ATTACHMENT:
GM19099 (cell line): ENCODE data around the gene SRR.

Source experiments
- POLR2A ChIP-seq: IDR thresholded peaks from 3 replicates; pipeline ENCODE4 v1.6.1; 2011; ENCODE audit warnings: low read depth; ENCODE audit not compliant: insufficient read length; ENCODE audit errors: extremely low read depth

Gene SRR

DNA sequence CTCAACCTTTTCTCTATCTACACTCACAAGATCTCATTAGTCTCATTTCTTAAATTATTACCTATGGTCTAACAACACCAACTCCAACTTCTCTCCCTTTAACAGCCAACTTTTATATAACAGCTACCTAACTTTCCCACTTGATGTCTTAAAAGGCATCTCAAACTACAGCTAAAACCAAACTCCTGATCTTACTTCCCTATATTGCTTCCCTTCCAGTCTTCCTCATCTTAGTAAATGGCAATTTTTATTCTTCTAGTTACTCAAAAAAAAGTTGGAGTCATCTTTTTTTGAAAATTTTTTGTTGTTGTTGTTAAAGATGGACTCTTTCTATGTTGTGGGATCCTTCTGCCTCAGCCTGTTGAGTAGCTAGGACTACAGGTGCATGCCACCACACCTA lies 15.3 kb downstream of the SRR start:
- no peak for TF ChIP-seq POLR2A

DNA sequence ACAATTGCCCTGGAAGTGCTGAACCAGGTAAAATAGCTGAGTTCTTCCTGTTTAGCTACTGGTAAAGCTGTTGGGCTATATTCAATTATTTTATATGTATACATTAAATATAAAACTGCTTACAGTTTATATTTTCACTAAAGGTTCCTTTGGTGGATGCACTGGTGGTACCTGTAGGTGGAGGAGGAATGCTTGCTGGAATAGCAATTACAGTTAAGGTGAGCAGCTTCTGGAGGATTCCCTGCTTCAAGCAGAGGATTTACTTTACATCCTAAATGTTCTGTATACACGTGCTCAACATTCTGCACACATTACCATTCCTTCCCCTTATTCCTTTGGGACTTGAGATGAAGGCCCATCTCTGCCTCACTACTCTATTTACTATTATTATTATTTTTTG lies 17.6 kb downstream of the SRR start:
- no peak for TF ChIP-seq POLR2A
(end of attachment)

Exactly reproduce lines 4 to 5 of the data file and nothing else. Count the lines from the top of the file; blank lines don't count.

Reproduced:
Gene SRR

DNA sequence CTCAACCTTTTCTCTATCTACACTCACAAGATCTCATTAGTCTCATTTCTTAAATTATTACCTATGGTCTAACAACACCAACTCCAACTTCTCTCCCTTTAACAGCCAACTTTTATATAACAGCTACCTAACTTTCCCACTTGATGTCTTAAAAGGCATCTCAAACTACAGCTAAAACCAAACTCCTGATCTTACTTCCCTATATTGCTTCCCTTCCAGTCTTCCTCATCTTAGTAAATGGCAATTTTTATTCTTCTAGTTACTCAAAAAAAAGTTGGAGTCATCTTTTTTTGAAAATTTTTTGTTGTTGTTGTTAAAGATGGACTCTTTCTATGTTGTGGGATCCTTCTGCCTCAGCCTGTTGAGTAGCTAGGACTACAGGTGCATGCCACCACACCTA lies 15.3 kb downstream of the SRR start: